In fertility treatments, assessing the window of implantation or endometrial receptivity is essential. Endometrial biopsy is a common method to analyze gene expression in the endometrium. This biopsy can determine if a woman is pre-receptive, receptive, or post-receptive. The results of these tests provide valuable information for personalizing embryo transfer protocols and improving pregnancy rates. These tests are typically recommended for patients with unsuccessful embryo transfers or unsuccessful transfers of genetically normal embryos (euploid embryos) after multiple attempts.
In conclusion, understanding the implantation window, the role of the endometrium, and endometrial receptivity is crucial in fertility treatments. Women’s physiology, the menstrual cycle, and the interplay between hormones and the endometrium play significant roles. Tracking ovulation symptoms and utilizing tests like endometrial biopsy can provide valuable insights for personalized embryo transfers. These approaches help optimize the chances of successful implantation and pregnancy.
The role of endometrium
The endometrium changes every month. Estrogen thickens the lining in the first part of the cycle, while progesterone prepares it for pregnancy. The endometrium survives and nourishes the early embryo by stimulating gland growth. The term “window of implantation” refers to the few days when the endometrium is receptive for implantation. Recent studies show that every woman has her personal window of implantation, which may be altered in infertility patients.
Calculating the window of implantation is important in IVF treatments to ensure the uterus is ready for embryo transfer. Implantation failure may occur if the window differs from expectations. Generally, the window of implantation occurs after ovulation, within the secretory or luteal phase, lasting around 6 to 10 days.
The length of the menstrual cycle varies among women, and the window of implantation depends on when ovulation occurs. Cycles can range from 25 to 35 days, with ovulation usually occurring within this range. Identifying symptoms of ovulation can help determine the window of implantation. Symptoms may include nausea, abdominal pain, spotting, transparent vaginal discharge, changes in smell, breast sensitivity, and temperature changes. Ovulation tests can also assist in identifying the fertile window.
Regarding fertility treatments, testing the receptivity of the endometrium is crucial. Endometrial biopsy is a simple procedure that analyzes around 300 genes, determining if the endometrium is pre-receptive, receptive, or post-receptive. This personalized information guides embryo transfer at the optimal time for implantation.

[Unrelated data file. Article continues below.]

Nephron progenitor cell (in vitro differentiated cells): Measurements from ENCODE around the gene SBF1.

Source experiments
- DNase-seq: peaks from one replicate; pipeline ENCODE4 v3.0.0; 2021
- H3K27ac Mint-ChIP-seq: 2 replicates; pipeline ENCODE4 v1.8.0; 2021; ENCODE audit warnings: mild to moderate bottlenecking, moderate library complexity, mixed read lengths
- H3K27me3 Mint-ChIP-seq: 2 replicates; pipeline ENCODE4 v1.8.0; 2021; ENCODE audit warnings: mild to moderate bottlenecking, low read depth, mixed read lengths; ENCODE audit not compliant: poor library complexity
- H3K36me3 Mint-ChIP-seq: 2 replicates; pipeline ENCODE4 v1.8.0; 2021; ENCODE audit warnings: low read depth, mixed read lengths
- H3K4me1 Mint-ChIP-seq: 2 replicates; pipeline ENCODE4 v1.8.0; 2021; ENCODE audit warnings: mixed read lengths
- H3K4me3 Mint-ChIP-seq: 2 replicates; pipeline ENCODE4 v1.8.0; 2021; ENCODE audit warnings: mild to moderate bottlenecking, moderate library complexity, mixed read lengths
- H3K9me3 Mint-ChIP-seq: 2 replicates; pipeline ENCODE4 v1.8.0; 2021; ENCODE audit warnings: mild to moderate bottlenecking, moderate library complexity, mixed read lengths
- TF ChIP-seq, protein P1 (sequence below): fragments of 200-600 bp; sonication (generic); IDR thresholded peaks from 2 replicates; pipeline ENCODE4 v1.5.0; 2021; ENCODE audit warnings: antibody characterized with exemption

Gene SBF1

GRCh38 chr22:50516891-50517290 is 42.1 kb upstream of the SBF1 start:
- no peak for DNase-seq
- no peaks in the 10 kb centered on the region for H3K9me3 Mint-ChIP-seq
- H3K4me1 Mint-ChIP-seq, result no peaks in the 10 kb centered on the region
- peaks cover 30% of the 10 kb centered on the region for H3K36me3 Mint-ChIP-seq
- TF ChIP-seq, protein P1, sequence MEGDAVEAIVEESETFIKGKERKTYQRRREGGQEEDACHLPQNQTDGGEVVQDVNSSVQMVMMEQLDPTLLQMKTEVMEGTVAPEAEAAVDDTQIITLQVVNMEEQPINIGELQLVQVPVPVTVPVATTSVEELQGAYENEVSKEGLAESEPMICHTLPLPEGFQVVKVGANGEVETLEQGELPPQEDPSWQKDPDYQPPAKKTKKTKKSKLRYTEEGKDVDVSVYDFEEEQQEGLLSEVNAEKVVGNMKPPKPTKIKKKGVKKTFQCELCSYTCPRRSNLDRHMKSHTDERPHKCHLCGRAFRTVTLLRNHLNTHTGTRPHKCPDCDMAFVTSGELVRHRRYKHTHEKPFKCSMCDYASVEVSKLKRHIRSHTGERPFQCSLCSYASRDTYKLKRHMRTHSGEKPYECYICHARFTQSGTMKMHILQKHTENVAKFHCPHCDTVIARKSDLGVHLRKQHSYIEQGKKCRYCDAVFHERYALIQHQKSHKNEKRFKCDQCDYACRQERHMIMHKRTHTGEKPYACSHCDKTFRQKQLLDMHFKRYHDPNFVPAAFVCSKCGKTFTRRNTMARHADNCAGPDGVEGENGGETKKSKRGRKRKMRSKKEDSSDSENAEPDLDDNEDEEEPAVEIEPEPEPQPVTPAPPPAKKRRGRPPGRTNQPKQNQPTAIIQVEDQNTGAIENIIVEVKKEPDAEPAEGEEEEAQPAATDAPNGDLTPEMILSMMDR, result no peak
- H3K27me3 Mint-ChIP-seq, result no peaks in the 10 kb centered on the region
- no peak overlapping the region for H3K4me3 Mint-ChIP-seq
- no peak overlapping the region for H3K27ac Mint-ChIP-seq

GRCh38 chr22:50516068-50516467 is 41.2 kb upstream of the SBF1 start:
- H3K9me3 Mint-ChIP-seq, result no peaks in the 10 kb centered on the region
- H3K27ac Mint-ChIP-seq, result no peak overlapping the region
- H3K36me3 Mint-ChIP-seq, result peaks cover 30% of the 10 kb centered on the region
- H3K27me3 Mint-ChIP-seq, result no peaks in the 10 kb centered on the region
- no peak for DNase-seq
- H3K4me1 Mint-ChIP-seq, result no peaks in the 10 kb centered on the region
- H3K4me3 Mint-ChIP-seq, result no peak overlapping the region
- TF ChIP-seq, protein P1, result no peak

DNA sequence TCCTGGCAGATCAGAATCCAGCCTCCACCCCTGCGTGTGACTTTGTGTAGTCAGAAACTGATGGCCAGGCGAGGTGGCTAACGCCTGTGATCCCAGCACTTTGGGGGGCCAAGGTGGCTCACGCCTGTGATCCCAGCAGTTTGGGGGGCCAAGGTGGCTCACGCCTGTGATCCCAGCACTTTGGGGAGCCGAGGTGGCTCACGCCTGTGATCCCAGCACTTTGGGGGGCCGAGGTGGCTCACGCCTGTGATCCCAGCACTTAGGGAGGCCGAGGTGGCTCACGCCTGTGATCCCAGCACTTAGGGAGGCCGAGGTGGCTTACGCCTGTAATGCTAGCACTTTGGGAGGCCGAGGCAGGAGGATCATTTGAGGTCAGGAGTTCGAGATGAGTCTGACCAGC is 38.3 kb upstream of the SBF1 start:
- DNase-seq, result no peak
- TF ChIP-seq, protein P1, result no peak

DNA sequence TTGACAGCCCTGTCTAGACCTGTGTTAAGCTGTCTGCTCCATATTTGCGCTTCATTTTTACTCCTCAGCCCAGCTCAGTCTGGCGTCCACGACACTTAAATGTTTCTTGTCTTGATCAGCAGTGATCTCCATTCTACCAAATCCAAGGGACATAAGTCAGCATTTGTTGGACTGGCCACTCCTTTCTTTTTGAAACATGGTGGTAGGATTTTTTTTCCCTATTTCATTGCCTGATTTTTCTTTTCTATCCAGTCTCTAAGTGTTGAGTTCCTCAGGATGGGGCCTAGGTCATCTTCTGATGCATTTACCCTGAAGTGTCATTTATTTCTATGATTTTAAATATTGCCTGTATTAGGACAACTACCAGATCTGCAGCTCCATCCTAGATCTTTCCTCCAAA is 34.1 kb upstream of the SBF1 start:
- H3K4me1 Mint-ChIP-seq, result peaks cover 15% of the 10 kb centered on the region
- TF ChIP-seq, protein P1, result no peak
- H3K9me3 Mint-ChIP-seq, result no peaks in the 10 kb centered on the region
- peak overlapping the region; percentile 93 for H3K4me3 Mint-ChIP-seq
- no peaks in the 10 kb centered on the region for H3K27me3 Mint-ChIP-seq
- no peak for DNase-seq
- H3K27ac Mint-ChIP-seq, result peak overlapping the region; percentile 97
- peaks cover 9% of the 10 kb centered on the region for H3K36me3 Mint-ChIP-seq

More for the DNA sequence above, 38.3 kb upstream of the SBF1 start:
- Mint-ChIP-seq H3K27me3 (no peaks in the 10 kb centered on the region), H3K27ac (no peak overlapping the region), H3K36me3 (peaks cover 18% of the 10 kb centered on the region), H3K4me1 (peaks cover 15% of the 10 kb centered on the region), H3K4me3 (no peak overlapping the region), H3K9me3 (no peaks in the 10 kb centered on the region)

Endometrial Receptivity Testing
Endometrial receptivity tests are indicated for patients who have had multiple unsuccessful high-quality embryo transfers or unsuccessful euploid embryo transfers. If a healthy chromosomic embryo transfer fails, testing is recommended. Overall, it’s advisable for any patient seeking a better approach before undergoing an embryo transfer to consider these tests.
There are patients who have undergone multiple treatments, such as egg donation and are about to undergo their first embryo transfer. They want to know if their window of implantation is normal or if there are any differences. Additionally, some patients may only have one high-quality embryo for transfer and would like to undergo testing before proceeding to minimize the risk.
It’s important to note that endometrial testing is typically done in preparation for frozen embryo transfers. This involves using estrogen and progesterone in a substituted cycle or a natural cycle. In less common cases, gonadotropins can be used. Ultrasounds and progesterone blood tests are crucial for monitoring the growth of the endometrium and ensuring the correct timing for the biopsy.
The implantation process involves different stages, including hatching, the addition of molecules to interact with the endometrium, adhesion, and the actual inversion of the embryo into the endometrium. The success of embryo implantation depends on factors such as gamete quality (egg and sperm), endometrium status, a technique used during embryo transfer, and proper luteal phase support with appropriate progesterone levels.
To summarize, a good endometrium is vital for successful treatment. Personalizing each treatment for individual patients is crucial, and endometrial testing is a commonly used tool at Clinica Tambre to help patients with implantation failure. Studies have shown that this receptivity test improves pregnancy rates after embryo transfer and provides valuable insights into endometrial function and receptivity.
By performing a basic examination with vaginal ultrasound and utilizing endometrial tests, we can gain a better understanding of endometrial health, including the absence of infection and a favourable microbiome. The ultimate goal is to enhance reproductive outcomes, and utilizing these tools can contribute to improved success rates in personalized cases.